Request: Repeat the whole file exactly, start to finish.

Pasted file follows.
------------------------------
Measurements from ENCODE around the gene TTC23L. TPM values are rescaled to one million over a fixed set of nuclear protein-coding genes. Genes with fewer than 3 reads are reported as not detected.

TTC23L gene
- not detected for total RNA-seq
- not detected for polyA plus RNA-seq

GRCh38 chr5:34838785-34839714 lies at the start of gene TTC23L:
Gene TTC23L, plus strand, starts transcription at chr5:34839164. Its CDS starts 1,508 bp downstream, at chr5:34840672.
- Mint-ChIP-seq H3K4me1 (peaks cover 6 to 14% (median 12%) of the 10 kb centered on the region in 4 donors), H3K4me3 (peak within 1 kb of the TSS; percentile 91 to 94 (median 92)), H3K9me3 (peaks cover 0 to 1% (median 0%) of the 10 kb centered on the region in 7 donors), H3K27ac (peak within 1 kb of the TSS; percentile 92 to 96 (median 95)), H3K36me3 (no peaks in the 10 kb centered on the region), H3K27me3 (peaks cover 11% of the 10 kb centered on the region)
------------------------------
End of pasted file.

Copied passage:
Measurements from ENCODE around the gene TTC23L. TPM values are rescaled to one million over a fixed set of nuclear protein-coding genes. Genes with fewer than 3 reads are reported as not detected.

TTC23L gene
- not detected for total RNA-seq
- not detected for polyA plus RNA-seq

GRCh38 chr5:34838785-34839714 lies at the start of gene TTC23L:
Gene TTC23L, plus strand, starts transcription at chr5:34839164. Its CDS starts 1,508 bp downstream, at chr5:34840672.
- Mint-ChIP-seq H3K4me1 (peaks cover 6 to 14% (median 12%) of the 10 kb centered on the region in 4 donors), H3K4me3 (peak within 1 kb of the TSS; percentile 91 to 94 (median 92)), H3K9me3 (peaks cover 0 to 1% (median 0%) of the 10 kb centered on the region in 7 donors), H3K27ac (peak within 1 kb of the TSS; percentile 92 to 96 (median 95)), H3K36me3 (no peaks in the 10 kb centered on the region), H3K27me3 (peaks cover 11% of the 10 kb centered on the region)